Design and Environment
Our Design and Environment team inspect, design and carry out maintenance work on 1222 council owned structures including bridges, culverts and retaining walls.
They maintain Kilmarnock's Multi Storey Car Park and co-ordinate the movement of abnormal load vehicles seeking access across the Council’s road network.
They work closely with our roads maintenance team in all aspects of road and structure maintenance and are also provide input on the design of new roads and realignment of existing roads.
They are also responsible for implementing the new risk-based, plan-led approach to dealing with flooding as introduced by the Flood Risk Management Act (2009) and assist in the maintenance of Girvan Harbour organising the dredging of the harbour on a regular basis to keep it operational.
Hauliers wishing to move an abnormal load must notify
|The Roads Authority
|Other bridge owners (such as Transport Scotland and Network Rail)
of the routes that they intend to travel in advance mean that their bridges are being crossed
Design and Environment Information
|What is an abnormal load?
An abnormal load can generally be described as a vehicle
Carrying more than 44 tonnes
With an axle load of more than 11.5 tonnes
More than 3 metres wide
More than 18.75 metres long
The regulations regarding the movement of abnormal loads is contained in the Government Statutory Instrument 2003 No. 1998 - The Road Vehicles (Authorisation of Special Types) (General) Order 2003.
|How much notice do you need to give?
40 to 80 tonnes - 2 working days
80 to 150 tonnes - 5 working days
Over 150 tonnes - a 'special order movement' is needed and they require permission from the Secretary of State.
This is administered through Transport Scotland and Highways England
|How do you notify us?
You can notify East Ayrshire Council and South Ayrshire Council of an abnormal load movement by sending the required details by email to email@example.com
You must also include a standard form of indemnity for any damage that might be caused to infrastructure as a result of the move.
In order to ease the process of abnormal load movements for both hauliers and ourselves, we recommend hauliers to take out an annual block indemnity rather than sending an individual indemnity with each notification.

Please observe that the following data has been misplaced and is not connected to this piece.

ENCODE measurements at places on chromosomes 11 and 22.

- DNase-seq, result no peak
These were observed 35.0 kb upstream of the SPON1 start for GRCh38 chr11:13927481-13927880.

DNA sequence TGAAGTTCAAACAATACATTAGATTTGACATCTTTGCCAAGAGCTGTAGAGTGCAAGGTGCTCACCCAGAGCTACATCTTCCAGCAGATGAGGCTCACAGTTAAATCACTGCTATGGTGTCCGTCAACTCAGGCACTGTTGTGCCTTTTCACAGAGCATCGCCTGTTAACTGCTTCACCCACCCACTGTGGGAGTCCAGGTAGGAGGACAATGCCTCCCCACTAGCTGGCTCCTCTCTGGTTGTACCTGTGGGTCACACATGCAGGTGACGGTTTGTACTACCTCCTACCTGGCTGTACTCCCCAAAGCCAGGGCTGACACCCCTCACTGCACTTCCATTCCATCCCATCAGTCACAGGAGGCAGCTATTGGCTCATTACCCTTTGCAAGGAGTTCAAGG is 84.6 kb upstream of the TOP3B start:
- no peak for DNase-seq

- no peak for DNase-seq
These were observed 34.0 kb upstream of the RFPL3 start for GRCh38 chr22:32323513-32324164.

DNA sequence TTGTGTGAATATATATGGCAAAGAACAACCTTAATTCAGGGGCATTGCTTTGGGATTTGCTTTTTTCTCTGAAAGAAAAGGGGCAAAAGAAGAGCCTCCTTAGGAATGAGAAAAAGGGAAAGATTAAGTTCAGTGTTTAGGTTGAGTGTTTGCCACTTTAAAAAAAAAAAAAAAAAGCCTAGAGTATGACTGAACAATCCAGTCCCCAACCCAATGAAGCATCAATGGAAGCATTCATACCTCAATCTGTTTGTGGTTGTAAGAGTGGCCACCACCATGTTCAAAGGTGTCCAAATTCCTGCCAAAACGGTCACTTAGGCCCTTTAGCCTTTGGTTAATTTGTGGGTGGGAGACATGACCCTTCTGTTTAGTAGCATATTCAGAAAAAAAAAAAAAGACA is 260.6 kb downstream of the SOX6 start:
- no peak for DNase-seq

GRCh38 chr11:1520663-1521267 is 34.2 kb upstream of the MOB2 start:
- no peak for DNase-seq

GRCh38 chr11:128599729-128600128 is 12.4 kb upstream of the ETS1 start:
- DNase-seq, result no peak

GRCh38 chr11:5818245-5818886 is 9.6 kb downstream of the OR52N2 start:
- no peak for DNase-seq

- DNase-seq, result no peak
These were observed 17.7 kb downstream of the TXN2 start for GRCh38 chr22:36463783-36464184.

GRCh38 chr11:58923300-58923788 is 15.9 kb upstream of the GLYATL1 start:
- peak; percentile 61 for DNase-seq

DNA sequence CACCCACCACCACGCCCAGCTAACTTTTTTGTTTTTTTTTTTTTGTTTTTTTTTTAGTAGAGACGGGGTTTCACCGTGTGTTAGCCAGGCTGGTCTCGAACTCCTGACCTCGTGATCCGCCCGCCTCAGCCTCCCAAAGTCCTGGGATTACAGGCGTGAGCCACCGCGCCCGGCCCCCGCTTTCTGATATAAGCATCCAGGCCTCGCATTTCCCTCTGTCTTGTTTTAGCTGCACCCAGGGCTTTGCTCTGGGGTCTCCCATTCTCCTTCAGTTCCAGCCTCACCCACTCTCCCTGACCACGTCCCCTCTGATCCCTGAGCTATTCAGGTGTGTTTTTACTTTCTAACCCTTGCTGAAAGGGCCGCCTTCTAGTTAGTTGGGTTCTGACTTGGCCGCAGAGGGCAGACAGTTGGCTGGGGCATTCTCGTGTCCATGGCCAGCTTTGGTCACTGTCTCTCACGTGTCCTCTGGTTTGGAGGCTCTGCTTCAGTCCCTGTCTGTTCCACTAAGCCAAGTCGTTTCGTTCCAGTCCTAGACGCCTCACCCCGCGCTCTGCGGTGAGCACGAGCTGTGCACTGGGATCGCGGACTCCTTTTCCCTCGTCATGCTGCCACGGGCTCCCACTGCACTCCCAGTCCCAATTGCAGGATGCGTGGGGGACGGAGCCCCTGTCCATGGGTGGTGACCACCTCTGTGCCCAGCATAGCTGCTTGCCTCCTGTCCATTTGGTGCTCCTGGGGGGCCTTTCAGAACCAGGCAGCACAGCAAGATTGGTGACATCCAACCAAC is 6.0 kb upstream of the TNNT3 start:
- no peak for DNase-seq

The haulier is ultimately responsible for ensuring that the route is suitable for the intended abnormal load and will be charged for the removal and reinstatement of any street furniture.
Weight restricted bridges
A number of East Ayrshire Council and South Ayrshire Council bridges are weak and protected by structural weight limits to ensure no damage is caused to them.
A structural weight limit (a round sign with a weight limit only) is a mandatory limit meaning vehicles whose plated weight is over the limit must not be driven over the bridge. These are based on plated vehicle weights and the vehicle is banned even if empty.
Roads can also be restricted by environmental weight limits, applied either to the road on which the bridge lies or to the bridge itself. An environmental weight limit (a weight shown on a lorry on a round sign) is also a mandatory limit, meaning vehicles over the weight limit must not be driven over the road unless they are specifically exempt (often stated in the text plate below the sign).
These restrictions are usually to discourage heavy goods vehicles from using the route as a through route.
This is either for a social or environmental reason, or because the road is unsuitable for heavy goods vehicles.
Height restricted bridges
Bridges, including sign and pipe gantries restrict the available headroom over roads. Only bridges with less than 5.03m (16ft 6in) minimum actual clearance over the carriageway are signed. The signed height denotes the maximum vehicle or load height which can safely travel under the bridge.
On arch bridges, vehicles up to the signed height can safely travel under the bridge on the section of the road which is indicated by the white chord lines on the bridge.
Guidance on the prevention of bridge strikes
Guidance leaflets on how to prevent bridge strikes, designed for commercial drivers and other relevant organisations and businesses, can be found on the government's website.